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DM talks ‘Godless Mysticism’ with John Gray, the world’s Greatest Living Philosopher
02.15.2013
05:29 am

Topics:
Literature

Tags:
John Gray


 
A review of John Gray’s new book, The Silence of Animals: On Progress and Other Myths (interview below)

I remember reading John Gray’s epochal Straw Dogs: Thoughts on Humans and Other Animals sometime in 2004, and occasionally laughing out loud at the sheer misery and horror presented therein. Indubitably the book—one of those you’re likely to read not only without putting it down but without blinking—made an exceptional case for the human animal being frail, amoral, savage, irrational and (last but not least) collectively and individually doomed, but as such reading it felt vaguely masochistic, and reading its brilliant successors—from the happy-go-lucky Black Mass to the laugh-a-minute Al Qaeda and What it Means to Be Modern—frankly perverse (like philosophical self-flagellation). One persisted because Gray was so obviously among the finest writers alive—the nearest thing we have to a Nietzsche by a country mile.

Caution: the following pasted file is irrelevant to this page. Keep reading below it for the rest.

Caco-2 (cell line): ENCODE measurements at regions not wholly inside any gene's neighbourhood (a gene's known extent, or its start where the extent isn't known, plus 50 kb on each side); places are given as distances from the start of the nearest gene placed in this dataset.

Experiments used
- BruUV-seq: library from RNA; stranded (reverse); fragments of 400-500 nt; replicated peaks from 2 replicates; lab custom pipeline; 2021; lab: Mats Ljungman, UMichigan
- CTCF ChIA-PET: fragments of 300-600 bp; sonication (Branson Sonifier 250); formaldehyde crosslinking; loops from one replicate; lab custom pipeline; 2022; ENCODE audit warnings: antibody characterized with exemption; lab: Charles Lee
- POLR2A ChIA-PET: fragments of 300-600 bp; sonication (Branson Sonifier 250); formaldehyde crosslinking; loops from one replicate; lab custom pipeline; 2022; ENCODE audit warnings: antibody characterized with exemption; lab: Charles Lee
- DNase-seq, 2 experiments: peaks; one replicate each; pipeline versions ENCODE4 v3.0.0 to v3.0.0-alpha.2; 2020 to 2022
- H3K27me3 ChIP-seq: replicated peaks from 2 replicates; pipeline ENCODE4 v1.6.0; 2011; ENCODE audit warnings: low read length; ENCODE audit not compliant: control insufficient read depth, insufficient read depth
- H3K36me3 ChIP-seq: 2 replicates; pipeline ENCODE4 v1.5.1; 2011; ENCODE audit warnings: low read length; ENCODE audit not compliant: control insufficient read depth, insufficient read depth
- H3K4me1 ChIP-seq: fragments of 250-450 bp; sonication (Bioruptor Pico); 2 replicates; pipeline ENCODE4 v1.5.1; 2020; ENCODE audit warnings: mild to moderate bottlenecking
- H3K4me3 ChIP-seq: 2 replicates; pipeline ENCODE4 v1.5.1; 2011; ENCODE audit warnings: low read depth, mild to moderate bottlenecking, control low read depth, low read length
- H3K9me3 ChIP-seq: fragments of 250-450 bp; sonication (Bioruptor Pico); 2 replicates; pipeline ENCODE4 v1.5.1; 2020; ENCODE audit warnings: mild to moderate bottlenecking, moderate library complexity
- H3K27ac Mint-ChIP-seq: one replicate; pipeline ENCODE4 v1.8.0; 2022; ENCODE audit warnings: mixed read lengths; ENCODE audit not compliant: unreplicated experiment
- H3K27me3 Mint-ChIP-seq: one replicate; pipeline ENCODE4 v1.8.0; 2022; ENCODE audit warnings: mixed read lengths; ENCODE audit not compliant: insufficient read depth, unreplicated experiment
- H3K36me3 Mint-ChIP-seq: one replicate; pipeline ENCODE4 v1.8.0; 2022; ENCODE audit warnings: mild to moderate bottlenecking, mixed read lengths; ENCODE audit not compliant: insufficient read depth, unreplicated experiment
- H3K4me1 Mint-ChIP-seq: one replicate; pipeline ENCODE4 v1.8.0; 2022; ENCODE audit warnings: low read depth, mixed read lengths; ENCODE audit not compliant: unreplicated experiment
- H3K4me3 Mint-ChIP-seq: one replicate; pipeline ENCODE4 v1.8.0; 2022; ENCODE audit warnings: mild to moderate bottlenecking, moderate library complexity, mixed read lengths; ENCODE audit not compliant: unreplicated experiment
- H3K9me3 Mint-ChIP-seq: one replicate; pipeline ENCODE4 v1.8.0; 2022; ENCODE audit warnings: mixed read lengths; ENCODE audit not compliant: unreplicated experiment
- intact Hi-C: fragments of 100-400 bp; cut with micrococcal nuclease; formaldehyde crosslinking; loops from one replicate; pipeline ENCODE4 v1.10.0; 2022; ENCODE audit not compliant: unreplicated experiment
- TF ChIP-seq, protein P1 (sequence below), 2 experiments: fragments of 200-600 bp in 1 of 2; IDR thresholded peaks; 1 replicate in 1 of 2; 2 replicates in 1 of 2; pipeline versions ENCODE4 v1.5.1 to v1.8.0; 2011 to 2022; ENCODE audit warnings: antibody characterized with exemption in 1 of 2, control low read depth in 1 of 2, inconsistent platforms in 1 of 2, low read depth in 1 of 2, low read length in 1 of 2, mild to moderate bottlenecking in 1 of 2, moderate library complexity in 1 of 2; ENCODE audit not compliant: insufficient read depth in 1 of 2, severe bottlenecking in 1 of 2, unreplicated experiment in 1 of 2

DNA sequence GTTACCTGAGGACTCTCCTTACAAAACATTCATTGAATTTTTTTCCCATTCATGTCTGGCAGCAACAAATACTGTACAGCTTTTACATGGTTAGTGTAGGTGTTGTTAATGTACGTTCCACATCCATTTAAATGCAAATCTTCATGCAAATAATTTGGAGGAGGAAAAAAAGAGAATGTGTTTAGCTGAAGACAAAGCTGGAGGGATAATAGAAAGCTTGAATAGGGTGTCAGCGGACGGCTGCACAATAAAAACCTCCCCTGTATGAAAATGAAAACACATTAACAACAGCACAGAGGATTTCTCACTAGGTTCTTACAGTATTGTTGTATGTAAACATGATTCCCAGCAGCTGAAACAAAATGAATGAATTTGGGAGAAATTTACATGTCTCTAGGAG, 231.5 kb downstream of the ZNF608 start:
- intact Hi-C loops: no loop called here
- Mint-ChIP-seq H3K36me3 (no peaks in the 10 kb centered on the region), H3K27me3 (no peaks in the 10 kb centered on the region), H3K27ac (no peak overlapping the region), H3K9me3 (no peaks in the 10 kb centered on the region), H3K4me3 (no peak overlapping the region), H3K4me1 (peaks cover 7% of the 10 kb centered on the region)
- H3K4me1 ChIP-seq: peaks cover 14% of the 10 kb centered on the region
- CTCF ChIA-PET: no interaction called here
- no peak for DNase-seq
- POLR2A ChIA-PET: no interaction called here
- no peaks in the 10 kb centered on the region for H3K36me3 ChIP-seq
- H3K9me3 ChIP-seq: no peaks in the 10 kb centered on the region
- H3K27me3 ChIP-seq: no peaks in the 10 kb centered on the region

Well as it happens, Gray’s new book, The Silence of Animals: On Progress and Other Modern Myths is not merely an exercise in iconoclasm, and finds the author in an altogether different mood, exploring what might be advisable to the human animal whose precarious existence is compounded by an indifferent universe.

An important thing to note here is that Gray’s books were never meant to revel in pessimism, but to warn us away from reckless delusion. Were fatuous optimism harmless, then maybe we would all do well strolling about looking forward to an eternity in heaven, or, alternatively, anticipating the imminent defeat of death, as did some Bolsheviks (which Gray investigated in his last book, The Immortalization Commission). Such giddy dreams, however, tend to come at quite a frightening price, and the Inquisition or Stalin’s terror represent the respective and bloody tips of those particular icebergs.